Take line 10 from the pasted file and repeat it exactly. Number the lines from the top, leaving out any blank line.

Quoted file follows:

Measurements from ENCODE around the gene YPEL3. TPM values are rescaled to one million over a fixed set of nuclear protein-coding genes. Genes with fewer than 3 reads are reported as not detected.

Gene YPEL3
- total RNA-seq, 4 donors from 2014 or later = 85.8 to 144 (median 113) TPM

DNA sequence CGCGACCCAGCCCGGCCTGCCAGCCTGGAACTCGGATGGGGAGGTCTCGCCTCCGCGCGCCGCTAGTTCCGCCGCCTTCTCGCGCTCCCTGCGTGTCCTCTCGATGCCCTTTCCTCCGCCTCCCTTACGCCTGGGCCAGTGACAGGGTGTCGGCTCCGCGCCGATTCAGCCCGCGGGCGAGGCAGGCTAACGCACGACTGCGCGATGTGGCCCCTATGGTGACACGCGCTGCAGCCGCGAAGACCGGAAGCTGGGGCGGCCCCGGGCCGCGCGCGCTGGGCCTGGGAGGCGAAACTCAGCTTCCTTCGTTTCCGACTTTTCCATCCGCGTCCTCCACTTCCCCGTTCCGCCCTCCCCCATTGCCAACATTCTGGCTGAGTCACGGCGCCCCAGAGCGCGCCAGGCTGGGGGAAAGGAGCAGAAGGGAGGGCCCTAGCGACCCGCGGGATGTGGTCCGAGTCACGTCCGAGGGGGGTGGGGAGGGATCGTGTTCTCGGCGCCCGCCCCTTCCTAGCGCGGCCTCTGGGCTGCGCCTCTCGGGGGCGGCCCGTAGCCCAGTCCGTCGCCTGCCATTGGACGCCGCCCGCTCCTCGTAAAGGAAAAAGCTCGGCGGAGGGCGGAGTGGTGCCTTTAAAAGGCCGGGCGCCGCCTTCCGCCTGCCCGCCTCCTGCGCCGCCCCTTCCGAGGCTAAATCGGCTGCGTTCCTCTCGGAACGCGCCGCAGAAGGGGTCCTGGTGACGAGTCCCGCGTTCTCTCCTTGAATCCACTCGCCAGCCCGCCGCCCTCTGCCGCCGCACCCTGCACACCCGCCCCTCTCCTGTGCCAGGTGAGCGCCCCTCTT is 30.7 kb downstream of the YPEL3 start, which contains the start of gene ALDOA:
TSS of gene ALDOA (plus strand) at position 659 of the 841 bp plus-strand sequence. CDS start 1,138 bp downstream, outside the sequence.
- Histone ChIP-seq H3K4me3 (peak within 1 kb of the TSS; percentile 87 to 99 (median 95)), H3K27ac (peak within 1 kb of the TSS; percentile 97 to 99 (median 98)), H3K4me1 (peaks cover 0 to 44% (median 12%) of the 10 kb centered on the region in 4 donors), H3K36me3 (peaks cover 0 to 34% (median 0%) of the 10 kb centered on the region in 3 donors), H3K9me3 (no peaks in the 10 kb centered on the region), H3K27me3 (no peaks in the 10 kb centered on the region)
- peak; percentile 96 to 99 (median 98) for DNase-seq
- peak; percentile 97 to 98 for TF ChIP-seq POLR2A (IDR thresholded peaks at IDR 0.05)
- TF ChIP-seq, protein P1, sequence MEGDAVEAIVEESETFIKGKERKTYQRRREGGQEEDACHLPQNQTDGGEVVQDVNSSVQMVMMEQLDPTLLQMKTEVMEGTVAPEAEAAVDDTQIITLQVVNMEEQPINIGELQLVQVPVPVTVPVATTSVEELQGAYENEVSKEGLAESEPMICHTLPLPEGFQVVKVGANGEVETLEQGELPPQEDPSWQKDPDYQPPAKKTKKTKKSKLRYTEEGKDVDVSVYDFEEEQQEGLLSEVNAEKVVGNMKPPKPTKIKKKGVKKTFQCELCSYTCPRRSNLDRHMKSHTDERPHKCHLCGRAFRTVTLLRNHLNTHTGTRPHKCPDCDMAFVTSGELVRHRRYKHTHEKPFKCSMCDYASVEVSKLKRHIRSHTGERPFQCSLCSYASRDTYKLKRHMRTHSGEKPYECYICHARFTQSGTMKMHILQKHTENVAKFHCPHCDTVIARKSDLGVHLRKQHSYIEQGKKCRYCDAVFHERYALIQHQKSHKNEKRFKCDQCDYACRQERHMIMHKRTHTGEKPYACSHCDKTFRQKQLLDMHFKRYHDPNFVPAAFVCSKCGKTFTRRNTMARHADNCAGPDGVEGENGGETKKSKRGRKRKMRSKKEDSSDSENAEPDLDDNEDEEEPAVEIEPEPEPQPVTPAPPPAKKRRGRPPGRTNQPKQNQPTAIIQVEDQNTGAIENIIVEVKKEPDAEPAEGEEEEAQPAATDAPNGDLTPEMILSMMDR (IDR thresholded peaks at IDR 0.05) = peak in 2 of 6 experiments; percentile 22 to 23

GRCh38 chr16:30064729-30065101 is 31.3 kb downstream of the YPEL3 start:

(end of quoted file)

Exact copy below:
GRCh38 chr16:30064729-30065101 is 31.3 kb downstream of the YPEL3 start: